Sometimes we face impossible situations that require faith. The Book of Hebrews tells us that faith is being sure of what we hope for and certain of what we do not see. All God asks is that we do our part of providing a little bit of faith and then trusting that God will do God’s miraculous part.
In our scripture today, Jesus encountered a man who had been invalid for 38 years, sitting by the edge of a healing pool. Though Jesus knew his story, he still asked him a very pointed question, “Do you want to get well?” Our immediate response might be, “Duh, that’s why he’s been sitting there for 38 years!” But underneath the issue, Jesus’ probing question actually uncovers a whole other set of bar
Many Christians today operate from either a theology of scarcity or a theology of abundance. What I mean by that is that they either believe that they don’t have enough or that God provides more than they need. Jesus asked his disciples this question as they faced the impossible task of feeding four thousand men, not including the women and children. What started as scarcity turned into abundance as they saw how Jesus took what they could provide and multiplie
Jesus was forty more times likely to ask a question than he was to answer one. One of the first questions he asks his disciples shot right to the heart of all human longing. “What do you want?” It’s a question that has much deeper meaning than what we think at face value. It's a question about remaining. His questions cause us to look deep in our hearts and consider what is it that we truly long? How would you an
Even at the early age of 12, Jesus was asking questions. Questions that forced his hearers to deeply consider answers that led to even more profound understandings. In today’s story, Jesus was left behind at the temple by his family during Passover. He was found a few days later in the temple sitting at the feet of the rabbis. His question to his parents forces all of us to reconsider our own relationships with our Heavenly Fath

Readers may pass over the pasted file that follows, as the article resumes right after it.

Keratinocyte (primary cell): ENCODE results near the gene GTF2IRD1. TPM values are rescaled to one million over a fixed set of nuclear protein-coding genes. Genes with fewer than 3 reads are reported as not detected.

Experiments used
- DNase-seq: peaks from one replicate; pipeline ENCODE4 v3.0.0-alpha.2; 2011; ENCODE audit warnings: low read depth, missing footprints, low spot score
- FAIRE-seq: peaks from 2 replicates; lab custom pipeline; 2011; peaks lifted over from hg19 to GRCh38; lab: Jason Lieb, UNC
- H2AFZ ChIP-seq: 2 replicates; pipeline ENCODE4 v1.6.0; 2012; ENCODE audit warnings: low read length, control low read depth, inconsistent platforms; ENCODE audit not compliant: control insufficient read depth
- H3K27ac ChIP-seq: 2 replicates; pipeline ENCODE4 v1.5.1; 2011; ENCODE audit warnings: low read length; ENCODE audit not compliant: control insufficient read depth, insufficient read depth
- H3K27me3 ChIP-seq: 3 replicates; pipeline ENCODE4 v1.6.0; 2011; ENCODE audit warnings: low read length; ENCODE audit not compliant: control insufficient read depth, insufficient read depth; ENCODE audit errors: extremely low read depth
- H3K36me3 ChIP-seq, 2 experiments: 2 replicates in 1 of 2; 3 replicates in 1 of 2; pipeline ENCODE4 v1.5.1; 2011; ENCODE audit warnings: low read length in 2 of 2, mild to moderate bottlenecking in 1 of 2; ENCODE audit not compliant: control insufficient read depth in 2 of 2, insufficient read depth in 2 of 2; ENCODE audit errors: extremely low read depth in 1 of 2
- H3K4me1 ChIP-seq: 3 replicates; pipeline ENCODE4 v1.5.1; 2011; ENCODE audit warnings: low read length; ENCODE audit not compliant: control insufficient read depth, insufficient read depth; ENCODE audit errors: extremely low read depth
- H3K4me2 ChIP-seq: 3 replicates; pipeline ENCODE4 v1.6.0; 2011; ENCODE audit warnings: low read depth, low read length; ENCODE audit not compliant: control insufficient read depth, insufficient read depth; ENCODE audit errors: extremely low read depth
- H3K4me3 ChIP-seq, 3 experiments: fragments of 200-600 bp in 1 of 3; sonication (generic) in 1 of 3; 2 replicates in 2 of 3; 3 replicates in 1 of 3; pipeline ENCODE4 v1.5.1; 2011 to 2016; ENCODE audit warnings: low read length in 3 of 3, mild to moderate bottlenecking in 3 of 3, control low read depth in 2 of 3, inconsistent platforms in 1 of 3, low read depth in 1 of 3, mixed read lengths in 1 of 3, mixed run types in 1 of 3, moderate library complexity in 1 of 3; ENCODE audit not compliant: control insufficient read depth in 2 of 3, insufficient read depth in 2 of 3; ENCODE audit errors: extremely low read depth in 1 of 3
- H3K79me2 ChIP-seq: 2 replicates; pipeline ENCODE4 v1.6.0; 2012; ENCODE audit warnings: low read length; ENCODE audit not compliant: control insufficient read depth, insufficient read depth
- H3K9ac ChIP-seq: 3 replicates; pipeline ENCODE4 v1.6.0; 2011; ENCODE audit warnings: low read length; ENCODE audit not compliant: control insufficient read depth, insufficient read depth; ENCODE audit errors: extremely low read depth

Throughout the Christmas season, we’ve been focusing on how a weary world rejoices. Today, we consider the importance that ritual plays in creating space for the Holy Spirit to work in us when all we can do is cry. As we live into these sacred rituals, we are led to rejoice once again.
The Gospel of Luke describes how God broke into the weary Roman world with the birth of His Son. This gave all the people reason to rejoice despite their weariness. And so, we too set aside our weariness and make room to celebrate the birth of Jesus Christ.
When was the last time you laid on your back and looked up at the stars in awe and wonder? One theologian said, awe causes us to wonder, and wonder leads us to praise the One who created what is awesome. In this Christmas season, may we be awe struck by a God who loved us so much, who entered our world as a little child, and who came to save the world from our sins.
We all need encouragement, and it is so important to surround ourselves with people who will share our highs and our lows. In our scripture story today, we see how Elizabeth was that sort of person for Mary, her much younger cousin. As Mary received word from the Angel Gabriel that she would soon bear Jesus, the Messiah, God knew that she would need to connect with someone like Elizabeth who would encourage her that her baby was a gift